It wasn’t too long ago that Musk became the second individual ever to amass a personal fortune of more than $200 billion. That happened in January 2021, just months after Amazon founder Jeff Bezos accomplished the same feat.
Much of Musk’s lost billions have been swallowed up by the plummeting value of his shares in Tesla, the electric vehicle company of which he is CEO. That value has dropped 65% this year, and dove 11% last Tuesday alone, as Bloomberg noted Friday.
Musk’s fortune to date peaked in November 2021 at $340 billion, according to Bloomberg’s Billionaires Index. He’s now worth a not-too-shabby $137 billion, per Bloomberg, but that’s still a steep dive from 2021.
Musk’s challenges include huge controversies over his hands-on management of a struggling Twitter, for which he paid $44 billion. The self-described “free speech absolutist” has repeatedly come under fire for arbitrarily booting journalists over actions he disapproves of, while allowing previously banned neo-Nazis back on the social media platform.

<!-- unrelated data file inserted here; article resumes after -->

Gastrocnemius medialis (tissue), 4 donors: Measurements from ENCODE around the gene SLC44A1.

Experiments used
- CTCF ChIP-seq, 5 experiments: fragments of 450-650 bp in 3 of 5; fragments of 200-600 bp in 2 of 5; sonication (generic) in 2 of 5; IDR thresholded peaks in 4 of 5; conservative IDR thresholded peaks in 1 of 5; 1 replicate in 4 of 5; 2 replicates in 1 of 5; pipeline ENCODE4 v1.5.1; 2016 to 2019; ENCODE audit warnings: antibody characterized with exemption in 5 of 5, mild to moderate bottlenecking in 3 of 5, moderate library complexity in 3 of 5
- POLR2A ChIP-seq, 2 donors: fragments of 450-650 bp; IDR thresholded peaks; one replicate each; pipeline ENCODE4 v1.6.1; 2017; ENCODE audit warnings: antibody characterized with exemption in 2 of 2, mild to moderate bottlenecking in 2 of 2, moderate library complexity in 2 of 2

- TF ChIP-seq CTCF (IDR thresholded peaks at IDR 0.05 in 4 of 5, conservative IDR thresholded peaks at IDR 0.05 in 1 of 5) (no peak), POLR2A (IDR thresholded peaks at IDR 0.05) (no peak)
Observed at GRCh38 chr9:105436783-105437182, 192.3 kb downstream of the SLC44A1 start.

The billionaire has described the financially challenged Twitter as “basically ... a plane that is headed toward the ground at high speed with the engines on fire and the controls don’t work.”
The company is apparently so strapped for cash that Musk recently shut down the servers supporting a Twitter data center in Sacramento. He has also fired janitors at Twitter’s San Francisco headquarters, reportedly forcing some staffers to bring in their own toilet paper.
Tesla investors fear Musk’s over-involvement in Twitter is distracting him from responding to serious issues at Tesla amid mounting competition.
In a dramatic move, Tesla has been offering American consumers a $7,500 discount on certain car models before the end of the year. The company is also reportedly reducing production at its Shanghai plant.
The world’s billionaires collectively lost nearly $2 trillion in 2022, Forbes reported earlier this month. American billionaires lost a combined $660 billion, more than in any other country, Forbes noted, and Musk lost the most of all.
(The loss occurred, however, after the world’s billionaires added $5 trillion to their collective wealth between March 2020 and November 2021.)
Forbes attributed the losses in America to a dive in tech stock value, rising interest rates, inflation and a weakening economy.